During Mary’s second pregnancy, she’s advised to stay in bed and not to write. Cut off from her pen, Mary’s emotional state becomes unstable. She has temper tantrums and is found wandering around in her nightgown during a storm. Unable to write, she can’t vent her frustrations and lack of fulfillment through her pen. She’s trapped in a roller coaster of a marriage, and every child dies either before or shortly after birth. As a writer, her fictitious world is one she can control and the one thing that she knows she can do well as everything else in her life is out of control. Her problems with Percy are interspersed with nightmares as well as waking dreams where she sees her characters vividly. As she craves Percy’s affection and approval, she begins to write about the love Victor Frankenstein has for Elizabeth. Eventually, in her mind, Victor is there for her when Percy isn’t. She can’t make Percy into the husband she wants him to be, but as Victor’s creator, she has full control over him.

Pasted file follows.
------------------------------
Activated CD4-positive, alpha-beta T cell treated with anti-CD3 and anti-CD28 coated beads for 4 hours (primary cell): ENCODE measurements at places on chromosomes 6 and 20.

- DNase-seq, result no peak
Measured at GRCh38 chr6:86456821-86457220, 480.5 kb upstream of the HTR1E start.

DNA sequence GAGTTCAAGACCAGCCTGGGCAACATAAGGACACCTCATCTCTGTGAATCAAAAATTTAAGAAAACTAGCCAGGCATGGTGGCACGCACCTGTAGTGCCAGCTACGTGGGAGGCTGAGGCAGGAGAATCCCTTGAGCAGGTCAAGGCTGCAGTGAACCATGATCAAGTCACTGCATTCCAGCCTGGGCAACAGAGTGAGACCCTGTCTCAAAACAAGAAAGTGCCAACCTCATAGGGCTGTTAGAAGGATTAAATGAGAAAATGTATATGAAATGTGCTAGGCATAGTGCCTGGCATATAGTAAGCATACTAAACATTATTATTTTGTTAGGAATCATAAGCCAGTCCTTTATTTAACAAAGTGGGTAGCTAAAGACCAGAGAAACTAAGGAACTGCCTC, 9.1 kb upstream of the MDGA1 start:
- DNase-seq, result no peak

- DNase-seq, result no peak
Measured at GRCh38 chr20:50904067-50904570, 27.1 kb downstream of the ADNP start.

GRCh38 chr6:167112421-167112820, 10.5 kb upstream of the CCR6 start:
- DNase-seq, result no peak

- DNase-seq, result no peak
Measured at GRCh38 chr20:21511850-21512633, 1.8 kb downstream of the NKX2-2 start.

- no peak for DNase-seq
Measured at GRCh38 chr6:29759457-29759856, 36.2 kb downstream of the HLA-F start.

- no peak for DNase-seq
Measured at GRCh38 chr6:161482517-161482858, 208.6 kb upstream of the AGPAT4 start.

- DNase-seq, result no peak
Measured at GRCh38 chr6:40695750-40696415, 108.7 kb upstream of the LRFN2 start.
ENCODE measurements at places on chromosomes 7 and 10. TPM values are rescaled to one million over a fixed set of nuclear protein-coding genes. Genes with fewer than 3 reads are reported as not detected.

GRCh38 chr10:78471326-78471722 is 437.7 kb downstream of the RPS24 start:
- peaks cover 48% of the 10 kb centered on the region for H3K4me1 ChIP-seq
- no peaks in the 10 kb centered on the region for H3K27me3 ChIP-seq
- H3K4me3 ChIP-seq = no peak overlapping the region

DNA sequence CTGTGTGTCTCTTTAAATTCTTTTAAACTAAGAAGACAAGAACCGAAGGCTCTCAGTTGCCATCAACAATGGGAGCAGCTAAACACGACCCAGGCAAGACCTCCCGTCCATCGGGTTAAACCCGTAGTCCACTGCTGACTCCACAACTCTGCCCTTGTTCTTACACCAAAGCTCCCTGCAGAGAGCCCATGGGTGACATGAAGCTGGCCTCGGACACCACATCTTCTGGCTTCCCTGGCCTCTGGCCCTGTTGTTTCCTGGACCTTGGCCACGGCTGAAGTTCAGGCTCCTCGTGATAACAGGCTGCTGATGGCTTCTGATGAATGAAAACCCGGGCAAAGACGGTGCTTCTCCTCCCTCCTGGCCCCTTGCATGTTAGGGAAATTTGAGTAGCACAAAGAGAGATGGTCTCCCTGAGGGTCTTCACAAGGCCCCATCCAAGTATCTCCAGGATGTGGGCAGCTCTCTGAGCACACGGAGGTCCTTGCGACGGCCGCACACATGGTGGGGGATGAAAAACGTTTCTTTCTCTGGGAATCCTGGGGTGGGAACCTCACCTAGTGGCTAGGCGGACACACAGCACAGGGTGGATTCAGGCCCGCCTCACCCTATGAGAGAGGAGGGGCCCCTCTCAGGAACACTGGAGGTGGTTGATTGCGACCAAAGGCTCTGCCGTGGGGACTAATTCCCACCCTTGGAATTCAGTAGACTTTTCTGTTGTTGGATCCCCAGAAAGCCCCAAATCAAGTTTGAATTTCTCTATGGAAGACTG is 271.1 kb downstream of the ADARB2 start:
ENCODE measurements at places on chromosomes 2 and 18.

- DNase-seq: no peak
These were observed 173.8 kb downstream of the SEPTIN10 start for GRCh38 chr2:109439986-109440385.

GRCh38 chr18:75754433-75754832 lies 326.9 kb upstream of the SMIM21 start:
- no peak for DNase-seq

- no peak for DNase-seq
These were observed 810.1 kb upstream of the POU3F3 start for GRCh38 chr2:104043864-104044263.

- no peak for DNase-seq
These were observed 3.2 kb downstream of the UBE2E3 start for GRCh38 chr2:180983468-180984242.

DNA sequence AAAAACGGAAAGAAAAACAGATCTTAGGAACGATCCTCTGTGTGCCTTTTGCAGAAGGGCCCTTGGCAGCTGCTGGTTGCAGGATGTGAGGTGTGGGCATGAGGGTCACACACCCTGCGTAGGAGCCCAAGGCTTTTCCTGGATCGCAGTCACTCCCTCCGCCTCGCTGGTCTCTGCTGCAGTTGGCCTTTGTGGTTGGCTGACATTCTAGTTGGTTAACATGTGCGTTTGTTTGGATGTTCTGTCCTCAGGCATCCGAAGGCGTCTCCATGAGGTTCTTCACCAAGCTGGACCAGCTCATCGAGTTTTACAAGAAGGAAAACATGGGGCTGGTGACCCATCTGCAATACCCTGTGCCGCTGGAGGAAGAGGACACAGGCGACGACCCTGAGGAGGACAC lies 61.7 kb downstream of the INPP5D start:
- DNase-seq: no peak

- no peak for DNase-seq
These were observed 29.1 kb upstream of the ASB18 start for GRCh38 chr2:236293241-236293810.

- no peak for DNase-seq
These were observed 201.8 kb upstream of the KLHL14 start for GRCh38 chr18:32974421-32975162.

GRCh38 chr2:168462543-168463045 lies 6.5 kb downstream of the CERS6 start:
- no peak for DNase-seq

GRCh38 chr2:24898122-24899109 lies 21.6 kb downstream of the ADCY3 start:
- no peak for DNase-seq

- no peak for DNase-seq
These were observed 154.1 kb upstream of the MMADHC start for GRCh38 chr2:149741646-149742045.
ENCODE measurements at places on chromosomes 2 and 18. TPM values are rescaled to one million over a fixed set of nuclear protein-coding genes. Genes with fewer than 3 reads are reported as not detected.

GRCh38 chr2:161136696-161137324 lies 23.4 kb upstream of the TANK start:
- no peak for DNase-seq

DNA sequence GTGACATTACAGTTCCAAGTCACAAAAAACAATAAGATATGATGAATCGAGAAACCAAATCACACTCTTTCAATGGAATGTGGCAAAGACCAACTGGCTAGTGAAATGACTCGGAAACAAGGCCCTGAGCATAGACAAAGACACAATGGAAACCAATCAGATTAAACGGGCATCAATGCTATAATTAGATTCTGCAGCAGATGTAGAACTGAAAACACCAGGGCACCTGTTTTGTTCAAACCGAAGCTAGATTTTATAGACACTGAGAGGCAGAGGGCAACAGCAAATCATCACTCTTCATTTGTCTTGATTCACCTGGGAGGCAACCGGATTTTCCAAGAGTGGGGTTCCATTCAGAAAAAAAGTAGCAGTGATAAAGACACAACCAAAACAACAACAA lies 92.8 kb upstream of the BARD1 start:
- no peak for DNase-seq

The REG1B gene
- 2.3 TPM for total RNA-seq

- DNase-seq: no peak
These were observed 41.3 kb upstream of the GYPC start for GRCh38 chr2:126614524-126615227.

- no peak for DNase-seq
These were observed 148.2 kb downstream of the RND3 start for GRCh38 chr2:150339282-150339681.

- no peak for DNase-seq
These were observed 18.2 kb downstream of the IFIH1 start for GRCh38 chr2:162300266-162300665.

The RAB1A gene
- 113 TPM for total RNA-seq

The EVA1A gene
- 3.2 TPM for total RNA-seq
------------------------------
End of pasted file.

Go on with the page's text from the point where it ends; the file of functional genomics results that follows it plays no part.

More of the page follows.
The cast performs well together. Regan and Gioiello are a believable couple in a very complicated relationship. The movie’s atmosphere is like a window into an early 19th century gothic novel with shadowy corridors, dark forests, and thunderstorms. Mary’s real life, dreams, and fantasies fade into each other seamlessly, giving the feeling of looking at the world from the perspective of a woman conflicted, frustrated, and losing her grip on reality. Writing is her only outlet, taking her away from the real world and into one that she could control. In her novel, Victor Frankenstein creates his “monster” as he’s grieving for the loss of his mother. He becomes obsessed with the preservation of life because of his grief and tries to control the nature of life with disastrous consequences. In the film, Mary loses child after child, and the husband she will do anything to please continues to toss her aside even after marriage. She seems to believe that she can still bring Percy back by having his children—most of them don’t survive.
A Nightmare Wakes is a well-done, original work of historical fiction and psychological horror. The details of Mary Shelley’s real life are seamlessly woven into the details of her literary creation. A Shudder Original (also available on Shudder Canada, Shudder UK, and Shudder ANZ), Nora Unkel’s A Nightmare Wakes premieres on Shudder on February 4.